Qld police kill cross-border idea

SOUTH-East Queensland's top police officer has dashed hopes for any joint border patrols between his force and New South Wales counterparts. Assistant Commissioner Paul Wilson yesterday said there would be no joint effort despite a proposal made last month by Tweed Police commander Michael Kenny for officers from both states to work more closely together to tackle crime.

Supt Kenny wants the forces to patrol Tweed Heads and Coolangatta from a NSW vehicle during times of high crime and anti-social behaviour.

"We have a long history of cross-border dealings," Mr Wilson told the Tweed Daily News. "This will continue, but as for Queensland police officers doing joint patrols in New South Wales police vehicles that will not occur."

Mr Wilson was supporting Queensland Police Minister Judy Spence, who previously said in a stinging attack on her NSW counterpart that Queensland police step up their role to cover for NSW police.

Mr Wilson said the constitution set up sovereign states to run independently.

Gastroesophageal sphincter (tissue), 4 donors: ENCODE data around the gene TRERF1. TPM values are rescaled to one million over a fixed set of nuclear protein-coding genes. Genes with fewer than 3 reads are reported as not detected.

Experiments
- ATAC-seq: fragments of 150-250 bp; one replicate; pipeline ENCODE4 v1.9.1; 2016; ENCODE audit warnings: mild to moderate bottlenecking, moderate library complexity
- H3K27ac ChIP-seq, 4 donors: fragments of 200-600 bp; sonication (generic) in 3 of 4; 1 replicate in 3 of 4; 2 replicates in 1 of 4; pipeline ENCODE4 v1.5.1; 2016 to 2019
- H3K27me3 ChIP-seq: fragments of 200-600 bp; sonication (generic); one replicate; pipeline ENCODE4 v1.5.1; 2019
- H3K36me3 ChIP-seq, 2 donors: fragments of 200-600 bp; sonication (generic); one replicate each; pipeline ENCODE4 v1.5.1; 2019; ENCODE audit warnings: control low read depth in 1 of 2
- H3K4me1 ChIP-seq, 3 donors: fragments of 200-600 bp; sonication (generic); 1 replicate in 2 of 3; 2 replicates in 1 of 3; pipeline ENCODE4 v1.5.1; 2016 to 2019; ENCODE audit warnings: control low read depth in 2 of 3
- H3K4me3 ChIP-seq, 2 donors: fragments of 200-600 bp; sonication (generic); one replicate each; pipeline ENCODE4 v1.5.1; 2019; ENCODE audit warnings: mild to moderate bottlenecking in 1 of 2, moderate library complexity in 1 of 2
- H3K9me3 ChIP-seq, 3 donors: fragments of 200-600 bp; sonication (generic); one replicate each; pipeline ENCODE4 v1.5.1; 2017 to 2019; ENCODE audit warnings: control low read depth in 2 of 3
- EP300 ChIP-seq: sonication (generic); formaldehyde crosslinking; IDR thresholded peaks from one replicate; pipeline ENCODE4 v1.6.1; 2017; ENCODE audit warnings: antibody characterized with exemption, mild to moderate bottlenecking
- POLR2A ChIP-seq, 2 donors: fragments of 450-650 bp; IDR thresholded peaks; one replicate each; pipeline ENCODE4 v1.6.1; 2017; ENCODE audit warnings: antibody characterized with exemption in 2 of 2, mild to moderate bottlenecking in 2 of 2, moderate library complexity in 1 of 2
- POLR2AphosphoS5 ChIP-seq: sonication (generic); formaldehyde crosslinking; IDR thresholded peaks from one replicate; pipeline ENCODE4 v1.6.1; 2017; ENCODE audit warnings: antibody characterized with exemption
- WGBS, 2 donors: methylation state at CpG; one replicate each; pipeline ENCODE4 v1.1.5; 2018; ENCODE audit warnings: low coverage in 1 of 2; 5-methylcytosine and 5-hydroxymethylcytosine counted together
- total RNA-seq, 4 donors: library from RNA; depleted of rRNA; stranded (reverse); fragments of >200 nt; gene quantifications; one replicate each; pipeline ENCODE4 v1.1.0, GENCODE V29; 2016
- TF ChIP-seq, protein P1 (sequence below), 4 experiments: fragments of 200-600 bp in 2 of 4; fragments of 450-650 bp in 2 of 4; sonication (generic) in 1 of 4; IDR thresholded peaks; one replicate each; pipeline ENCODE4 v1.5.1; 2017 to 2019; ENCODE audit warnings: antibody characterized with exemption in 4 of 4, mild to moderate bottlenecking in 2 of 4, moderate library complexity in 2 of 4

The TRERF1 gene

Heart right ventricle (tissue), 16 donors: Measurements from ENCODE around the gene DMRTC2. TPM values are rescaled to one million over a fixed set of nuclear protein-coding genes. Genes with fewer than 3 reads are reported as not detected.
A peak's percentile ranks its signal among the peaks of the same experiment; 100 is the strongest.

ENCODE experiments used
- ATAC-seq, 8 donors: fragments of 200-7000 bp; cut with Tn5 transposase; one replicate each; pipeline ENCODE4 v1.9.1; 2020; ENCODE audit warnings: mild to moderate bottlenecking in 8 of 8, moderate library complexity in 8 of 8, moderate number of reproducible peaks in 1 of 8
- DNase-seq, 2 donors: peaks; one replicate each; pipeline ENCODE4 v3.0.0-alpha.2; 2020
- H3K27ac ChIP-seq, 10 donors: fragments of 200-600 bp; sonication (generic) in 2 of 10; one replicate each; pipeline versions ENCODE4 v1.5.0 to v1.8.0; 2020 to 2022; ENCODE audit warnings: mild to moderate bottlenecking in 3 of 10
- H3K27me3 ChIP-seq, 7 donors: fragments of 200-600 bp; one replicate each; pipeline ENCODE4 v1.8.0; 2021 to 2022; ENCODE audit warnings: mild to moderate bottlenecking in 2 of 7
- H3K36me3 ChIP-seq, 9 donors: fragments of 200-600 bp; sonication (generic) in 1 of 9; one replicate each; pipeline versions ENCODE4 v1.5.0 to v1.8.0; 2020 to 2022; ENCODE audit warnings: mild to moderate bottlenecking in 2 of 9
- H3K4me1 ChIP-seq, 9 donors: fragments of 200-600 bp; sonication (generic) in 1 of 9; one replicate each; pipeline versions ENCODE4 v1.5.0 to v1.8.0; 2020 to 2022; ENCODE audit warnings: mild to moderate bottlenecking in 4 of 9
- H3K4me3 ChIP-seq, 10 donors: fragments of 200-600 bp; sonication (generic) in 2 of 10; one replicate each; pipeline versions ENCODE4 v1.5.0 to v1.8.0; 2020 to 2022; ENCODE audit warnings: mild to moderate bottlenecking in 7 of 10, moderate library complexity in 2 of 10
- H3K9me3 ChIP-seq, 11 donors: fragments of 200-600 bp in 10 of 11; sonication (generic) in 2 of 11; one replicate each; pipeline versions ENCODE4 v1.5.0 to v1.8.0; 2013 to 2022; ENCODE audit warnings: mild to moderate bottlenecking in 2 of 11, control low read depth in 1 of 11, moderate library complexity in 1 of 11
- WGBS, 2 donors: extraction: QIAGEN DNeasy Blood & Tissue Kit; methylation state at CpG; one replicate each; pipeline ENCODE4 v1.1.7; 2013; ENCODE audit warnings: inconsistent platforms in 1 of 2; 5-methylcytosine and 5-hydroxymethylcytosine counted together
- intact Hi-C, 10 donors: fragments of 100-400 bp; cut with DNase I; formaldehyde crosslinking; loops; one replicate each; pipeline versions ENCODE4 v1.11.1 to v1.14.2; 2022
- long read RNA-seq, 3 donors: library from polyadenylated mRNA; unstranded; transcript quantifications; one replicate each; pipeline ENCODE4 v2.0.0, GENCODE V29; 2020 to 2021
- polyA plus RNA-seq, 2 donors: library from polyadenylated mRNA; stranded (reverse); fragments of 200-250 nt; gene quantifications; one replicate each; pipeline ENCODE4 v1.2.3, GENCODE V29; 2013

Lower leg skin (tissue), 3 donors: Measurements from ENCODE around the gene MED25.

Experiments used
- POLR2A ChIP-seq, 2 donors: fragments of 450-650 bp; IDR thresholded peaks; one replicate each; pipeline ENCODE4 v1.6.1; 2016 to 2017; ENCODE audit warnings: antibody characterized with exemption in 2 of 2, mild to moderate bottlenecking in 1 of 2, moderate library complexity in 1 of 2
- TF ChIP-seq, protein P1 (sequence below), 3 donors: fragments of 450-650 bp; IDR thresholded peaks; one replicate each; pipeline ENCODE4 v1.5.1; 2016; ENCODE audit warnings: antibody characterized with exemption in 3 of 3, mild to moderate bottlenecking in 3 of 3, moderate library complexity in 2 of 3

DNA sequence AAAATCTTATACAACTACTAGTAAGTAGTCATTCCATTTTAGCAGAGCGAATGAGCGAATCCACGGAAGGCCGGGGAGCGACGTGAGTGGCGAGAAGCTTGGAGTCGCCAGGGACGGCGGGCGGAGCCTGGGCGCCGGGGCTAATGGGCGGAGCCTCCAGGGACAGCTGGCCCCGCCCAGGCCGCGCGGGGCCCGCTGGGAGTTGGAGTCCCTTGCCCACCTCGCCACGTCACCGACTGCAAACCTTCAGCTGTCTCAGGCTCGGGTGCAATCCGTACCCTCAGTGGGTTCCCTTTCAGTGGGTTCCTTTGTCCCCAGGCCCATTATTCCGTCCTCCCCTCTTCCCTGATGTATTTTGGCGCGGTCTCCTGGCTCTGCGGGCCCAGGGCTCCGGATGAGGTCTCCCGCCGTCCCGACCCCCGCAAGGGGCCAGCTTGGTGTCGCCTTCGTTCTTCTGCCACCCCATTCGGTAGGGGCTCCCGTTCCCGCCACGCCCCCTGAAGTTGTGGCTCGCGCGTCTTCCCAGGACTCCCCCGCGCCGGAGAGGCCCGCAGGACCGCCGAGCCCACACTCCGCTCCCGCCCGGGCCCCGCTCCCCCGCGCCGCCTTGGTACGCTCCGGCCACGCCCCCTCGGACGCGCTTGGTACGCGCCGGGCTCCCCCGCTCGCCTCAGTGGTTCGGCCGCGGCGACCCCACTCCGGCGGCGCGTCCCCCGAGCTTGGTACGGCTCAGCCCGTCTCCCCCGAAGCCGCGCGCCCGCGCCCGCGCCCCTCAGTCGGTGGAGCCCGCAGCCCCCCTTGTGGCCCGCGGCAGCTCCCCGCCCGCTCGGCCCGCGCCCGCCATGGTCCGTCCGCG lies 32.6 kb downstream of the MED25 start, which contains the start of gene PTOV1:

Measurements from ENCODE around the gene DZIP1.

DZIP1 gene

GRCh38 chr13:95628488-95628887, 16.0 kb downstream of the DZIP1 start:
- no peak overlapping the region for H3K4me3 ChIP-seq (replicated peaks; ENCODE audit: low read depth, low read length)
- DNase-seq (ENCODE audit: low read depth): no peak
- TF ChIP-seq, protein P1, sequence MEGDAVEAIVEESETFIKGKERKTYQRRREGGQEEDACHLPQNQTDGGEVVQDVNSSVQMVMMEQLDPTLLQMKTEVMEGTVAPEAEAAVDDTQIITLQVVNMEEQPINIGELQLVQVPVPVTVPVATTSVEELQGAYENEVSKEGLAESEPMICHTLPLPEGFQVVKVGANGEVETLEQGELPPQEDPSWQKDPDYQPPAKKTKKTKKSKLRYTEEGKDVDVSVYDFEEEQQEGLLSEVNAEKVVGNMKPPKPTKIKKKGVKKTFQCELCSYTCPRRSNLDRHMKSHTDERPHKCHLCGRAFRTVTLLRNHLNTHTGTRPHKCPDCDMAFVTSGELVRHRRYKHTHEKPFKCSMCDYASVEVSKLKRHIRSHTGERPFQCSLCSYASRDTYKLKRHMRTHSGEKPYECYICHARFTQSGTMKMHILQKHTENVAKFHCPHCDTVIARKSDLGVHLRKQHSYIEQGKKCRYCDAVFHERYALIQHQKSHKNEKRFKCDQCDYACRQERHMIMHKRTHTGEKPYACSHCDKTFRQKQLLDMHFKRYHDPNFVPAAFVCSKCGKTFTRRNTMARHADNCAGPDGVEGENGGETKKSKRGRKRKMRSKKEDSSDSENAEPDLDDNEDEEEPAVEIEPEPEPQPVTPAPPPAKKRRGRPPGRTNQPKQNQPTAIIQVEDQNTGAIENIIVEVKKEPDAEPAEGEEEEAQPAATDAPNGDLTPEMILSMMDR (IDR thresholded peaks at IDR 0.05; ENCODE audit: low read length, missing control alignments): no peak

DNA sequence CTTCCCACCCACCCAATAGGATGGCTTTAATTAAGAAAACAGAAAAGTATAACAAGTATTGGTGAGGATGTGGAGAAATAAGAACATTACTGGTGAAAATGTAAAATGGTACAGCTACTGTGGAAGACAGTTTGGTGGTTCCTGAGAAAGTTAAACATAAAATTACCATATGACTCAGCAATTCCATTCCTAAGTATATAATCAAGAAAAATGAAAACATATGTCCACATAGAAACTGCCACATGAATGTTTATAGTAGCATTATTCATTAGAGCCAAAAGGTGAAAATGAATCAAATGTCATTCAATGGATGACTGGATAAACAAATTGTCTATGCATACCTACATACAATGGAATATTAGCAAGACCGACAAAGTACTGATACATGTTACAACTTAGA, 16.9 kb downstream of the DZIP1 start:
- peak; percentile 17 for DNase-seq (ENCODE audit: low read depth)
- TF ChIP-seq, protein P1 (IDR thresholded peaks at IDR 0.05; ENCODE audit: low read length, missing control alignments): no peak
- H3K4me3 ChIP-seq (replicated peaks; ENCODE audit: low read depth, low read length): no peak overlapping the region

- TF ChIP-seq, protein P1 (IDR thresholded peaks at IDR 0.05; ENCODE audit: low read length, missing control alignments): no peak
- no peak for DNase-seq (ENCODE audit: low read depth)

"We have these magic lines called borders," he said. "With different laws (in each state) there is a barrier that extends legally that we can't disregard. "But we will continue to work together."

He said any issues the community may have should be taken up with the assistant commissioner in Newcastle or the NSW commissioner.

"It's nothing to do with the Queensland police service," he said.

Tweed Heads Acting Superintendent Darren Steel said previously that the intention had never been for Queensland police to do the job for NSW police.

Rather, Tweed Police wanted to jointly tackle cross-border crime in partnership with Queensland officers.

"This is a lost opportunity to work together to address cross-border problems," Acting Supt Steel said.

However, Tweed spokesperson for the Police Association of New South Wales Andrew Eppelstun backed the Queensland Police Minister.

Mr Eppelstun said NSW Police Minister Tony Kelly should have done something about Tweed Heads police numbers before the Queensland police minister managed to call him out about it.

"Sydney is a long way from Tweed Heads, and this NSW government is very Sydney-centric," Mr Eppelstun said.



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